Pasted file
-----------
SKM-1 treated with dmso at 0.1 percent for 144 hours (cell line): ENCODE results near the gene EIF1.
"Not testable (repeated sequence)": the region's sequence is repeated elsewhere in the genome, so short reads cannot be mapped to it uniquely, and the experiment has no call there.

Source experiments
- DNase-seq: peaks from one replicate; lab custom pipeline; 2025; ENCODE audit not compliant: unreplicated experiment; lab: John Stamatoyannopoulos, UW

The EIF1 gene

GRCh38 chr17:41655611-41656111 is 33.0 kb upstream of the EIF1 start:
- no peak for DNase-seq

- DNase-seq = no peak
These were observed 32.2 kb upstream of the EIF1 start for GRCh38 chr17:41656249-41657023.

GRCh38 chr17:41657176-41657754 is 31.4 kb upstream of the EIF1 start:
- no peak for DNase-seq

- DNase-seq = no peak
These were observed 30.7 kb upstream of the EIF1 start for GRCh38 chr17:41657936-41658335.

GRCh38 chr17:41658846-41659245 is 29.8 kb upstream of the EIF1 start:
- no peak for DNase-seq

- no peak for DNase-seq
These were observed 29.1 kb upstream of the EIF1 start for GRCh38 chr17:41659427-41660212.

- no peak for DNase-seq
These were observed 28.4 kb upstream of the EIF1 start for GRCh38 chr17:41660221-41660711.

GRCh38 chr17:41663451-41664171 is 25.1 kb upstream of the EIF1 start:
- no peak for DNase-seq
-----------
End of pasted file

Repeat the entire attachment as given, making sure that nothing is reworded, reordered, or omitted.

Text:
SKM-1 treated with dmso at 0.1 percent for 144 hours (cell line): ENCODE results near the gene EIF1.
"Not testable (repeated sequence)": the region's sequence is repeated elsewhere in the genome, so short reads cannot be mapped to it uniquely, and the experiment has no call there.

Source experiments
- DNase-seq: peaks from one replicate; lab custom pipeline; 2025; ENCODE audit not compliant: unreplicated experiment; lab: John Stamatoyannopoulos, UW

The EIF1 gene

GRCh38 chr17:41655611-41656111 is 33.0 kb upstream of the EIF1 start:
- no peak for DNase-seq

- DNase-seq = no peak
These were observed 32.2 kb upstream of the EIF1 start for GRCh38 chr17:41656249-41657023.

GRCh38 chr17:41657176-41657754 is 31.4 kb upstream of the EIF1 start:
- no peak for DNase-seq

- DNase-seq = no peak
These were observed 30.7 kb upstream of the EIF1 start for GRCh38 chr17:41657936-41658335.

GRCh38 chr17:41658846-41659245 is 29.8 kb upstream of the EIF1 start:
- no peak for DNase-seq

- no peak for DNase-seq
These were observed 29.1 kb upstream of the EIF1 start for GRCh38 chr17:41659427-41660212.

- no peak for DNase-seq
These were observed 28.4 kb upstream of the EIF1 start for GRCh38 chr17:41660221-41660711.

GRCh38 chr17:41663451-41664171 is 25.1 kb upstream of the EIF1 start:
- no peak for DNase-seq